Think about how you build a structure from Legos. Each Lego block is made of the same kind of material and is attached (connected) to the other Lego blocks the same way. In many ways they are interchangeable. But by choosing different colors and sizes, and connecting them with a different design, you can make a structure that is very unique. And once constructed, if you want to change it, decoupling some of the blocks and replacing them doesn’t destroy the parts that are not affected. There is far less disruption introduced than if you had constructed it with timber, a hammer and nails.
Many other vendors have started to introduce this kind of architecture by refactoring the underlying code. Again, for the nontechnical reader, think of it as restructuring the code without changing the behavior or the functionality. These other vendors may be making it easier to work with their ERP, perhaps reducing complexity and the cost to maintain, but the refactoring itself adds no new features or functions.
ECi Macola/MAX, LLC is taking a slightly different approach. Instead of refactoring the underlying code, it is instead attaching a new layer with which new services and new functionality may be connected. Think of it as adding that Lego-like coupling to modular structures that may have been built with a hammer and nails. It has added more than 200 of these connections in the form of APIs and has also used this approach in modernizing the user experience (UX).
A year ago Mint Jutras recognized (Exact) Macola’s new UX as more than just a pretty face. We concluded Macola 10.5 brought some added new features and functions along with its pretty new face. These included:
- A newly re-architected tablet-led user interface that uses size and fonts, color and contrast or added visual clarity, along with the ability to collapse or expand sections to take better advantage of the real estate on the screen
- Progressive disclosure, keeping added detail (clutter) hidden until needed
- Responsive design of software, which behaves differently depending on the device in use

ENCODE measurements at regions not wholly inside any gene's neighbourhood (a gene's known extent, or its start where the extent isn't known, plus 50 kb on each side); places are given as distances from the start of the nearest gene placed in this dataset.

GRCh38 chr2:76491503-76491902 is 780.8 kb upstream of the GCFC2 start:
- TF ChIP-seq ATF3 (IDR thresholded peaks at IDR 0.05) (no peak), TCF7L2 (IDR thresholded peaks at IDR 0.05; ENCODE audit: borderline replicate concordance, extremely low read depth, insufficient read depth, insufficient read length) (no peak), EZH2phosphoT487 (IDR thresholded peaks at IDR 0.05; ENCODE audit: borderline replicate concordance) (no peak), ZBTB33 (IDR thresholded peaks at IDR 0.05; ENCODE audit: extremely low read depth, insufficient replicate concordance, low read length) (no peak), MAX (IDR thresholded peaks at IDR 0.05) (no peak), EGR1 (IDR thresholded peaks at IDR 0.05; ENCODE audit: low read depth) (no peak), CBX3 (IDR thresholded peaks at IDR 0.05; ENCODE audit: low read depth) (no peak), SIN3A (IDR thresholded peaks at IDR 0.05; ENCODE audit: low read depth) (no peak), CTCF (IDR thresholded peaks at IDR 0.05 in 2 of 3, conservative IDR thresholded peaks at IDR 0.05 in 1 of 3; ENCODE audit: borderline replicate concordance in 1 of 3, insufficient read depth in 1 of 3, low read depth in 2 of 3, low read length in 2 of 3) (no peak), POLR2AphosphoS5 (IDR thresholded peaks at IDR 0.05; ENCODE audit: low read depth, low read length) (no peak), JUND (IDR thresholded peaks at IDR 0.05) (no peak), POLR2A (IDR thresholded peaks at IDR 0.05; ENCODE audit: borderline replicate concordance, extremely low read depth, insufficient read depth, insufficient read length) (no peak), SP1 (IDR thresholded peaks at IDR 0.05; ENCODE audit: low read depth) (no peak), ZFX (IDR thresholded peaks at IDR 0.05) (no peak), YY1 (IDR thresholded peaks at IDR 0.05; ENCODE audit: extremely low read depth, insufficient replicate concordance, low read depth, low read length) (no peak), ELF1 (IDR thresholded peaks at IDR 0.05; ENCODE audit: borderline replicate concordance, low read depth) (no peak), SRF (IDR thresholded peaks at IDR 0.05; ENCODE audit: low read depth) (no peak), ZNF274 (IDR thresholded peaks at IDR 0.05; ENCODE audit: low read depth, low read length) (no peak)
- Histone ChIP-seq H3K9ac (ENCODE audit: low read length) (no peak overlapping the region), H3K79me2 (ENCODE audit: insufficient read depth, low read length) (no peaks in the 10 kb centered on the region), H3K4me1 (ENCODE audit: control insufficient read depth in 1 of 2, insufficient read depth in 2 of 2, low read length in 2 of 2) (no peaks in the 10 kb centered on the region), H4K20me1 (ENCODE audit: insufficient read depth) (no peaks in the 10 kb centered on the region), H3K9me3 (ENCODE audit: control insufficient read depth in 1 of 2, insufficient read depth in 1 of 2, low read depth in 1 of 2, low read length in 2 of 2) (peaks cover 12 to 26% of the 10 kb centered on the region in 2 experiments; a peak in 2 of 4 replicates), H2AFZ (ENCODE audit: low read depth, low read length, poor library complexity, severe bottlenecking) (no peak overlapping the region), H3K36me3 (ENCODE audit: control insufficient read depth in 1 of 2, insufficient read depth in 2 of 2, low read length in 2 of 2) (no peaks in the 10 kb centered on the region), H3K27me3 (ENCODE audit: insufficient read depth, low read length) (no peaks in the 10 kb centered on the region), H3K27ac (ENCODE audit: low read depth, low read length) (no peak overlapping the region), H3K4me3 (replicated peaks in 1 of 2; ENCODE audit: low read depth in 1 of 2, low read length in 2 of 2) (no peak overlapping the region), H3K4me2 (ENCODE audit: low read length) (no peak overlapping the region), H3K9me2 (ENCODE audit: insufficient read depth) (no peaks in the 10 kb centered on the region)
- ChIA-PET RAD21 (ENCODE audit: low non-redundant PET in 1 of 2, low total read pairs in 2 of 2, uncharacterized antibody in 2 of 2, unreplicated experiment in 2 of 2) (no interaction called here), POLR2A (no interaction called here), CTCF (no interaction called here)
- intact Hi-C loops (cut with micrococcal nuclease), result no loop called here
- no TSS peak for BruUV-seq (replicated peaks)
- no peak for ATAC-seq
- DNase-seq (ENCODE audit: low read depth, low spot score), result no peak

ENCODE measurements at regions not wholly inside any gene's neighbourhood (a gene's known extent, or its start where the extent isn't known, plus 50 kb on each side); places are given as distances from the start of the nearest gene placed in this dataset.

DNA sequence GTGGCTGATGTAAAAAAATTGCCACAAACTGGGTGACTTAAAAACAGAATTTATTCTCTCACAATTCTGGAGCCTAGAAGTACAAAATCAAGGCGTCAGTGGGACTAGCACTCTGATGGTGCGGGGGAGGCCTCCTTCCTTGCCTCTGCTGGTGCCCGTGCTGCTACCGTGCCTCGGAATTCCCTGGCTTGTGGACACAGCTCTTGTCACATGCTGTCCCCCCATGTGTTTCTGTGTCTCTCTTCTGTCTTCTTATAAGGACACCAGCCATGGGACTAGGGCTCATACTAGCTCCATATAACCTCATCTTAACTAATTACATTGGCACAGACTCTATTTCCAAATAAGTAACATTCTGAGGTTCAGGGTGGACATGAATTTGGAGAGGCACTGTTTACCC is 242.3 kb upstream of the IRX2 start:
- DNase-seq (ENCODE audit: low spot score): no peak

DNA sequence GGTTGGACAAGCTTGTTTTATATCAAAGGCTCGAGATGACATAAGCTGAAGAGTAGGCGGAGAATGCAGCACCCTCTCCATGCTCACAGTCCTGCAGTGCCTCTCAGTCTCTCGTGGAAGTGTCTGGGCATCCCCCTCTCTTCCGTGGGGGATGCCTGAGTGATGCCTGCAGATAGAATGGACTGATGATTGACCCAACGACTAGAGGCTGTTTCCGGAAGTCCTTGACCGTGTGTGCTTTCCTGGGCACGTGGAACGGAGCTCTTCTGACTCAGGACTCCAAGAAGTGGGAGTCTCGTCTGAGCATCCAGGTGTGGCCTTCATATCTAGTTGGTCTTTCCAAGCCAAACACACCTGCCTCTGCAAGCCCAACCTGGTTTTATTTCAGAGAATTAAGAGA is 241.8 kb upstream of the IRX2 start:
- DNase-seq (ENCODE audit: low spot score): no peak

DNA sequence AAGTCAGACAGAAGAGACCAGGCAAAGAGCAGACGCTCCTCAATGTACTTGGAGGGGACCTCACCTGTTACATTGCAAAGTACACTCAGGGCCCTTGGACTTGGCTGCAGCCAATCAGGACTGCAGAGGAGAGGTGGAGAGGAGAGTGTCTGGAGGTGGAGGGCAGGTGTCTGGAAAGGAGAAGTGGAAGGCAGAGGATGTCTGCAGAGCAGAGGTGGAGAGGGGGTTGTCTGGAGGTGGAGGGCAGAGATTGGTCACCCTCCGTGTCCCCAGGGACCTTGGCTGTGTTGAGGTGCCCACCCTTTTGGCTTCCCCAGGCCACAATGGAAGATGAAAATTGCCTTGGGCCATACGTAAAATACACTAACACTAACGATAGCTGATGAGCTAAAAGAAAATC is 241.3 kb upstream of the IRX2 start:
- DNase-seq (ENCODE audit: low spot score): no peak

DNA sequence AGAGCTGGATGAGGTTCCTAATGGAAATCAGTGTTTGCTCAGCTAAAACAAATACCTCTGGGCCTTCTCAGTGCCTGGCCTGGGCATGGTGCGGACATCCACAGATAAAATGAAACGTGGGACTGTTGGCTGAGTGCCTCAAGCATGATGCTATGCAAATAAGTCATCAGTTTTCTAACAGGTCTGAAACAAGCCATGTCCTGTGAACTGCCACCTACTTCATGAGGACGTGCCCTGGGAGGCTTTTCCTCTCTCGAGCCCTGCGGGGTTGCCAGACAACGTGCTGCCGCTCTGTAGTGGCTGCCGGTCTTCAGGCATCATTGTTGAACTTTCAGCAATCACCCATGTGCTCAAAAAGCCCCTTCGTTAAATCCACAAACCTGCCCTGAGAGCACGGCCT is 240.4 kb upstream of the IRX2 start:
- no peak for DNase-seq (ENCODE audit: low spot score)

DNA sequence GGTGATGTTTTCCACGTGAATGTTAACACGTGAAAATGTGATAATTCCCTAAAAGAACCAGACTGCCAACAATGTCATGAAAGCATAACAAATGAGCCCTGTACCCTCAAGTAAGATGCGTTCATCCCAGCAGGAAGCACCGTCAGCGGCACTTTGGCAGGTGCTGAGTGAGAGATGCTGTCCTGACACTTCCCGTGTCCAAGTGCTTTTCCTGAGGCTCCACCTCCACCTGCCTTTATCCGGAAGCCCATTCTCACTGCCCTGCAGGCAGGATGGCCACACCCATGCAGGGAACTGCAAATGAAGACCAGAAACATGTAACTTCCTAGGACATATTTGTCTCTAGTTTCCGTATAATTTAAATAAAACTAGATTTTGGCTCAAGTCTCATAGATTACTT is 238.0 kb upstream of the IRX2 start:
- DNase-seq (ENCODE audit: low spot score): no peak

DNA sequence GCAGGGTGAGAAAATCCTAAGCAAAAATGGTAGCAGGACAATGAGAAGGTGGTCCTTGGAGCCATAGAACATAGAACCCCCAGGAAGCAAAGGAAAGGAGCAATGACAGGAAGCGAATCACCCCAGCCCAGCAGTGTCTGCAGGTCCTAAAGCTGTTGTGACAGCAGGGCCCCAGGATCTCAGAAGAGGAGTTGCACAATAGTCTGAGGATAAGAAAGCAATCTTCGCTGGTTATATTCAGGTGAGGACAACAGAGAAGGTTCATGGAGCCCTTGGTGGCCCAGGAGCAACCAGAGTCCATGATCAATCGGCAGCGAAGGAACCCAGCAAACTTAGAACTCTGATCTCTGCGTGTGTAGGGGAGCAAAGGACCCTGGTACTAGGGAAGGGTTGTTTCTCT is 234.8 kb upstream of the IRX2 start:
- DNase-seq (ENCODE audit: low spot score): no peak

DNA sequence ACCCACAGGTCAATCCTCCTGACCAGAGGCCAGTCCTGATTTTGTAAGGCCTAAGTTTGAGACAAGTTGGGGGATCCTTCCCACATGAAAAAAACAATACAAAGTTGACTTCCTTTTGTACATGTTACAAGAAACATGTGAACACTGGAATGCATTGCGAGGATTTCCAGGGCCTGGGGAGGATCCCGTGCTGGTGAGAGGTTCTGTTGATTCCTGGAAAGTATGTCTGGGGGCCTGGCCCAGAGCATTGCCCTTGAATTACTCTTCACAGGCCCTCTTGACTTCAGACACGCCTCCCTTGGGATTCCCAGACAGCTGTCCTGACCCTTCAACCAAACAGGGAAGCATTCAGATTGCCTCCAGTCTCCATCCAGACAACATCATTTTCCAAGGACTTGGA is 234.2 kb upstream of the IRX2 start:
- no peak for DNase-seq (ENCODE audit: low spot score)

- Special search capabilities that ask the question as you type, “Did you mean…?”
- Intuitive screens (but don’t take our word for it, see for yourself)
- Available in the cloud
This year, we see the momentum continue with Macola 10.7. According to ECi Macola/MAX, LLC, “The key features and benefits of Macola 10.7 include:
The End of Version Lock
By creating a powerful and flexible extension layer to the platform, Macola will virtually eliminate the “version lock” that has plagued ERP systems for generations. This will revolutionize the way customers think about extending their ERP system—liberating them from the fear of upgrading.
An Expanding Ecosystem
Macola 10.7 continues to expand the Macola ecosystem with yet another round of API coverage, including hundreds of new API functions available for systems integrators to use. Macola’s “expanding ecosystem” ensures visibility of real-time data and control of enterprise processes through integrated third-party apps.
Doubling Down on User Experience and Streamlined Processes
Continued Focus on User Experience – focusing on the UX, 10.7 has incorporated convenience features such as “at a glance” status indicators that instantly let customer service personnel determine the status of orders. 10.7 has also redesigned one of the more complicated aspects of Macola 10—the “features and options” configurator—which has been dramatically simplified to increase speed and simplicity when getting orders into the system. Lastly, with 10.7, customers who use multiple divisions can now simply toggle between divisions without disrupting their workflow.
Streamlined Processes – to further streamline processes, such as order entry, billing selection, searching and filtering orders, the quoting and creating of credit memos has been streamlined and simplified to closer mimic the way people do their jobs.”
Summary and Conclusions
ECi Macola/MAX, LLC is indeed embracing technology to create, innovate and evolve. Its product’s transition to the cloud and its goal of becoming a platform to sustain configurability and innovation continues. With this approach customers enjoy industry-specific functionality and are also able to differentiate themselves within their individual sectors.
After having been combined with ECi Software Solutions, it has not strayed from its declared path. But all signs point to an accelerated journey, learning from ECi’s own cloud transition and leveraging the combined efforts of multiple product teams in the manufacturing business unit. While all of the different products in the ECi manufacturing business unit target different sectors, there is enough overlap between targets to provide synergy. Macola customers and prospects should rest assured investment will not only continue, but should effectively increase.
Neither Macola nor ECi are exactly household names in the world of ERP for manufacturing. But Mint Jutras suspects the days of relative anonymity are about to end. As Macola settles into its new home and ECi strengthens its executive ranks with a new Chief Marketing Officer and a new Manufacturing Division President, expect to hear and see more… lots more.